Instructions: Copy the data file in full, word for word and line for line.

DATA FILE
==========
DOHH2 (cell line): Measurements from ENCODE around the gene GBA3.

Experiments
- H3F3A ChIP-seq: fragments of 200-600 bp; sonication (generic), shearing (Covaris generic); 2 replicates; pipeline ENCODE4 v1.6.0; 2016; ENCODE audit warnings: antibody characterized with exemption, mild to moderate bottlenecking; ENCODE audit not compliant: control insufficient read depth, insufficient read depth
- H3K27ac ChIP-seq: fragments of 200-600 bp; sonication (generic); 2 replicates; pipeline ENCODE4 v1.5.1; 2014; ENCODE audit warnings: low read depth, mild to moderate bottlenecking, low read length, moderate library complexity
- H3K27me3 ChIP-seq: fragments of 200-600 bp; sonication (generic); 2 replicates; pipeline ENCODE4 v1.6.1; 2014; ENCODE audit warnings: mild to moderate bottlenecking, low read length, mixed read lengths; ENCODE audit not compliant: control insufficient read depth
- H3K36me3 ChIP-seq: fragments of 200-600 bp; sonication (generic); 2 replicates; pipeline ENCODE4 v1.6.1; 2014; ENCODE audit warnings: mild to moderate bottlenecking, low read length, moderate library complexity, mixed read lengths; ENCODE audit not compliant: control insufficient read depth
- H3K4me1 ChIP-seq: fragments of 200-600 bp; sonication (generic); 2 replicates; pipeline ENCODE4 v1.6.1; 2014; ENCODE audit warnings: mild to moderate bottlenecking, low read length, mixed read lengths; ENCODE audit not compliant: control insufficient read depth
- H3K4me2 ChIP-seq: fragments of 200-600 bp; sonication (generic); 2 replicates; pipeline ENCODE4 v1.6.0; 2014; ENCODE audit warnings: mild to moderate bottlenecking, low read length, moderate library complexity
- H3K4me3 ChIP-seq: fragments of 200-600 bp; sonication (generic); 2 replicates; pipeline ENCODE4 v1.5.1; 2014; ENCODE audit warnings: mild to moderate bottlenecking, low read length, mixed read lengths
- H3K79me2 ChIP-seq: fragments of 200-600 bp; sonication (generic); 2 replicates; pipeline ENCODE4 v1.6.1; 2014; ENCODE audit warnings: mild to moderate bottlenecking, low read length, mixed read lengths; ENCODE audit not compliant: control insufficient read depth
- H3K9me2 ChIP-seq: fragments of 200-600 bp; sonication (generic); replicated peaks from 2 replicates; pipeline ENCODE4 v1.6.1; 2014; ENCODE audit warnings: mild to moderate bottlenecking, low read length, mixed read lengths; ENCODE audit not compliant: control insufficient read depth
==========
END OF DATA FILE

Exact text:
DOHH2 (cell line): Measurements from ENCODE around the gene GBA3.

Experiments
- H3F3A ChIP-seq: fragments of 200-600 bp; sonication (generic), shearing (Covaris generic); 2 replicates; pipeline ENCODE4 v1.6.0; 2016; ENCODE audit warnings: antibody characterized with exemption, mild to moderate bottlenecking; ENCODE audit not compliant: control insufficient read depth, insufficient read depth
- H3K27ac ChIP-seq: fragments of 200-600 bp; sonication (generic); 2 replicates; pipeline ENCODE4 v1.5.1; 2014; ENCODE audit warnings: low read depth, mild to moderate bottlenecking, low read length, moderate library complexity
- H3K27me3 ChIP-seq: fragments of 200-600 bp; sonication (generic); 2 replicates; pipeline ENCODE4 v1.6.1; 2014; ENCODE audit warnings: mild to moderate bottlenecking, low read length, mixed read lengths; ENCODE audit not compliant: control insufficient read depth
- H3K36me3 ChIP-seq: fragments of 200-600 bp; sonication (generic); 2 replicates; pipeline ENCODE4 v1.6.1; 2014; ENCODE audit warnings: mild to moderate bottlenecking, low read length, moderate library complexity, mixed read lengths; ENCODE audit not compliant: control insufficient read depth
- H3K4me1 ChIP-seq: fragments of 200-600 bp; sonication (generic); 2 replicates; pipeline ENCODE4 v1.6.1; 2014; ENCODE audit warnings: mild to moderate bottlenecking, low read length, mixed read lengths; ENCODE audit not compliant: control insufficient read depth
- H3K4me2 ChIP-seq: fragments of 200-600 bp; sonication (generic); 2 replicates; pipeline ENCODE4 v1.6.0; 2014; ENCODE audit warnings: mild to moderate bottlenecking, low read length, moderate library complexity
- H3K4me3 ChIP-seq: fragments of 200-600 bp; sonication (generic); 2 replicates; pipeline ENCODE4 v1.5.1; 2014; ENCODE audit warnings: mild to moderate bottlenecking, low read length, mixed read lengths
- H3K79me2 ChIP-seq: fragments of 200-600 bp; sonication (generic); 2 replicates; pipeline ENCODE4 v1.6.1; 2014; ENCODE audit warnings: mild to moderate bottlenecking, low read length, mixed read lengths; ENCODE audit not compliant: control insufficient read depth
- H3K9me2 ChIP-seq: fragments of 200-600 bp; sonication (generic); replicated peaks from 2 replicates; pipeline ENCODE4 v1.6.1; 2014; ENCODE audit warnings: mild to moderate bottlenecking, low read length, mixed read lengths; ENCODE audit not compliant: control insufficient read depth